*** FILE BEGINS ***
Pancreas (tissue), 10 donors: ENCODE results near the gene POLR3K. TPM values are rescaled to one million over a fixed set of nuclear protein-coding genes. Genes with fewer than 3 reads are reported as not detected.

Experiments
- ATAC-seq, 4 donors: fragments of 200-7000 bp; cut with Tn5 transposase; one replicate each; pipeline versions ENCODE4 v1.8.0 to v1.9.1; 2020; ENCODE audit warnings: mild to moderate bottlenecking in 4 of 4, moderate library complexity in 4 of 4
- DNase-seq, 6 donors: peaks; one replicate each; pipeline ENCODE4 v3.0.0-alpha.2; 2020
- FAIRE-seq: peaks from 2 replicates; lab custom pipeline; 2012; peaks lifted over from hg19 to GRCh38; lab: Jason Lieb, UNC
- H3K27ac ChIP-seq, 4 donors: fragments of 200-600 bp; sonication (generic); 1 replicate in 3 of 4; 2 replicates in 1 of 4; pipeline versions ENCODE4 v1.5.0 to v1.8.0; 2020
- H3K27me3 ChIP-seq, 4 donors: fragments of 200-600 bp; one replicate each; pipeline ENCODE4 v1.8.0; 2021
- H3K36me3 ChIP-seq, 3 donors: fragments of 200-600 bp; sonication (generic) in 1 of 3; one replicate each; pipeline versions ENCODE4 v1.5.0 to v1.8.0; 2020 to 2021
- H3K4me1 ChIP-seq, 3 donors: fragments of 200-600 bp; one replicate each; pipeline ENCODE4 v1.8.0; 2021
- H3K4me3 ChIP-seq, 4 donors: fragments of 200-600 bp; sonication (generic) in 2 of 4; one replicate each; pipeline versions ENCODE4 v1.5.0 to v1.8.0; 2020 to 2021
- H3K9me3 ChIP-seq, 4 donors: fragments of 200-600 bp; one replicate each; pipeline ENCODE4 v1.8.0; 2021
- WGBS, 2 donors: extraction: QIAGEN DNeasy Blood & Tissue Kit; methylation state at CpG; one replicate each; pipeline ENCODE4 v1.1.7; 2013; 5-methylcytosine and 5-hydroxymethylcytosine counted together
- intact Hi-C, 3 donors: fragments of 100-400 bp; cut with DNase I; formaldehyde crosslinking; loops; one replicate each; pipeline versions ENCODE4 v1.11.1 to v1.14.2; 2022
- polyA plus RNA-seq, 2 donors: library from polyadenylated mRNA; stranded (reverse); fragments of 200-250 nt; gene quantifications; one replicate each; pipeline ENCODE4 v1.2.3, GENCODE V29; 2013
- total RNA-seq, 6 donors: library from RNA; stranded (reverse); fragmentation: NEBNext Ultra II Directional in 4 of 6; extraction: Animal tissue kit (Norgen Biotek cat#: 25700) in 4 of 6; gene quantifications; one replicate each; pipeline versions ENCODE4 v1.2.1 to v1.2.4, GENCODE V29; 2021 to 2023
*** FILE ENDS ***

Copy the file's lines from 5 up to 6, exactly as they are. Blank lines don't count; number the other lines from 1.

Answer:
- FAIRE-seq: peaks from 2 replicates; lab custom pipeline; 2012; peaks lifted over from hg19 to GRCh38; lab: Jason Lieb, UNC
- H3K27ac ChIP-seq, 4 donors: fragments of 200-600 bp; sonication (generic); 1 replicate in 3 of 4; 2 replicates in 1 of 4; pipeline versions ENCODE4 v1.5.0 to v1.8.0; 2020